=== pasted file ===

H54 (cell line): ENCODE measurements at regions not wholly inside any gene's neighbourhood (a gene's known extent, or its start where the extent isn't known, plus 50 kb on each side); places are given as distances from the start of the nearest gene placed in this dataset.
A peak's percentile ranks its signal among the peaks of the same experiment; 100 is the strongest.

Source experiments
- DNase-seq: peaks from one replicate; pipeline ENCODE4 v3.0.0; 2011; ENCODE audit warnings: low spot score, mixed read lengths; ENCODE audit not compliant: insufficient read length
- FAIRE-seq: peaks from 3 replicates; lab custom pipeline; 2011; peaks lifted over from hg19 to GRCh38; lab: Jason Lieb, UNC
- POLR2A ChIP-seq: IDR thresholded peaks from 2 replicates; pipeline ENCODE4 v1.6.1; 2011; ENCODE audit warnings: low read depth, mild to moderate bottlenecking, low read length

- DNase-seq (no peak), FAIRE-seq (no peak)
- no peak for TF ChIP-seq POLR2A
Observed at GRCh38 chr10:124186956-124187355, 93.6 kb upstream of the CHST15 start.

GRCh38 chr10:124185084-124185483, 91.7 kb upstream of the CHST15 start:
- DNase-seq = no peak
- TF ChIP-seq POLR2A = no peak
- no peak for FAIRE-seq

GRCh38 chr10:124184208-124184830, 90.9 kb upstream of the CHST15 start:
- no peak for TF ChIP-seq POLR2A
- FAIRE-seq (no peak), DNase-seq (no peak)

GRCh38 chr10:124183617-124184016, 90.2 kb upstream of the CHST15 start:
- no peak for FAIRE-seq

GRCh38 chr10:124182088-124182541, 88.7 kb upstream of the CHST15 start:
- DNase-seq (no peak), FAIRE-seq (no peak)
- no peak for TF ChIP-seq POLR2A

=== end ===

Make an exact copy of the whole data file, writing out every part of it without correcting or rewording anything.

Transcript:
H54 (cell line): ENCODE measurements at regions not wholly inside any gene's neighbourhood (a gene's known extent, or its start where the extent isn't known, plus 50 kb on each side); places are given as distances from the start of the nearest gene placed in this dataset.
A peak's percentile ranks its signal among the peaks of the same experiment; 100 is the strongest.

Source experiments
- DNase-seq: peaks from one replicate; pipeline ENCODE4 v3.0.0; 2011; ENCODE audit warnings: low spot score, mixed read lengths; ENCODE audit not compliant: insufficient read length
- FAIRE-seq: peaks from 3 replicates; lab custom pipeline; 2011; peaks lifted over from hg19 to GRCh38; lab: Jason Lieb, UNC
- POLR2A ChIP-seq: IDR thresholded peaks from 2 replicates; pipeline ENCODE4 v1.6.1; 2011; ENCODE audit warnings: low read depth, mild to moderate bottlenecking, low read length

- DNase-seq (no peak), FAIRE-seq (no peak)
- no peak for TF ChIP-seq POLR2A
Observed at GRCh38 chr10:124186956-124187355, 93.6 kb upstream of the CHST15 start.

GRCh38 chr10:124185084-124185483, 91.7 kb upstream of the CHST15 start:
- DNase-seq = no peak
- TF ChIP-seq POLR2A = no peak
- no peak for FAIRE-seq

GRCh38 chr10:124184208-124184830, 90.9 kb upstream of the CHST15 start:
- no peak for TF ChIP-seq POLR2A
- FAIRE-seq (no peak), DNase-seq (no peak)

GRCh38 chr10:124183617-124184016, 90.2 kb upstream of the CHST15 start:
- no peak for FAIRE-seq

GRCh38 chr10:124182088-124182541, 88.7 kb upstream of the CHST15 start:
- DNase-seq (no peak), FAIRE-seq (no peak)
- no peak for TF ChIP-seq POLR2A